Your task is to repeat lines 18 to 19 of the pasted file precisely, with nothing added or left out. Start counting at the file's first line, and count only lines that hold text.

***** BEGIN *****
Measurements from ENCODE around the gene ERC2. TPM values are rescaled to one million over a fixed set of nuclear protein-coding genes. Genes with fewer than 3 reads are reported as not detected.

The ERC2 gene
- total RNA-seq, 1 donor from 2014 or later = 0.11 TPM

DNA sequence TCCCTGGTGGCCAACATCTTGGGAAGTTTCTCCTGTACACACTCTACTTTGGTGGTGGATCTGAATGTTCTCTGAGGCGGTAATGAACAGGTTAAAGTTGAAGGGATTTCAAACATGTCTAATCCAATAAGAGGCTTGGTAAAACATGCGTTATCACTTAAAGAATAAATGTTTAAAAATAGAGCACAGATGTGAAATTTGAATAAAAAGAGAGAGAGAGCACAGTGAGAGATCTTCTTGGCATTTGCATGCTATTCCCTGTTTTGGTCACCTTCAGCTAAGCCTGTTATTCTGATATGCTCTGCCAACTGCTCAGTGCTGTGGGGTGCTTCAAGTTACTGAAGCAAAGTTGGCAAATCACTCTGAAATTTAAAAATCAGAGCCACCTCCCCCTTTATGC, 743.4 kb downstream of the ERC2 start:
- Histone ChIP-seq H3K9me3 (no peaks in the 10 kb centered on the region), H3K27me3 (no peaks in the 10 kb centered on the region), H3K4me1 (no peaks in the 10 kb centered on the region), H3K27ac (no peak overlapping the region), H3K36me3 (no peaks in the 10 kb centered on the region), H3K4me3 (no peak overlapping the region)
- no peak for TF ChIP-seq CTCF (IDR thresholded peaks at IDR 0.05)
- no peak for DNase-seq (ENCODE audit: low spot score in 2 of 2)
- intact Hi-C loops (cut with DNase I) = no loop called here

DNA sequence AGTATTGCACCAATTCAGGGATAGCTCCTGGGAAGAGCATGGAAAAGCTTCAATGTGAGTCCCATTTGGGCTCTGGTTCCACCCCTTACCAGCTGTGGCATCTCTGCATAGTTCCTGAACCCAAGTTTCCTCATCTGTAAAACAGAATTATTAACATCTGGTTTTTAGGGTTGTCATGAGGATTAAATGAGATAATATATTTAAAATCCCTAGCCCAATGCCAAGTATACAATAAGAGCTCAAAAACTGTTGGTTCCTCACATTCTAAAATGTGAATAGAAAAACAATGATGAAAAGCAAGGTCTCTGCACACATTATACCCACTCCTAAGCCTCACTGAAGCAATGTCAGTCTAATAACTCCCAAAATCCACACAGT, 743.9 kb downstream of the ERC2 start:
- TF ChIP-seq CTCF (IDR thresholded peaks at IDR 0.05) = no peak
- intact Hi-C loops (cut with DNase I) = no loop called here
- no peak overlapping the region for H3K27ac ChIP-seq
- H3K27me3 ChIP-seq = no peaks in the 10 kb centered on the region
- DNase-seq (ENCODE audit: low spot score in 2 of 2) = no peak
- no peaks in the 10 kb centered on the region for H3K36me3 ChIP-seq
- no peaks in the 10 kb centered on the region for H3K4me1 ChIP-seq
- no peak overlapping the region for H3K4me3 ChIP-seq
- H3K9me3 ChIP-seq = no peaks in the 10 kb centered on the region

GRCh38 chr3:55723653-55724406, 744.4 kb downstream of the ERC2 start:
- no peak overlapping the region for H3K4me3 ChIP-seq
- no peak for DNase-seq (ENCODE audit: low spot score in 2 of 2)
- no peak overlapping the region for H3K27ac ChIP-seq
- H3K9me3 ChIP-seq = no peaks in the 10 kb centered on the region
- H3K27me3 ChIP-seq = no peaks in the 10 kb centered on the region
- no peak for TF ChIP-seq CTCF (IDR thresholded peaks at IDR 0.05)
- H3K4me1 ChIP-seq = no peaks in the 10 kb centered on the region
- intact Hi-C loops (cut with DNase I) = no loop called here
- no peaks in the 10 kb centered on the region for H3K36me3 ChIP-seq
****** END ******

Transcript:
- H3K9me3 ChIP-seq = no peaks in the 10 kb centered on the region

GRCh38 chr3:55723653-55724406, 744.4 kb downstream of the ERC2 start: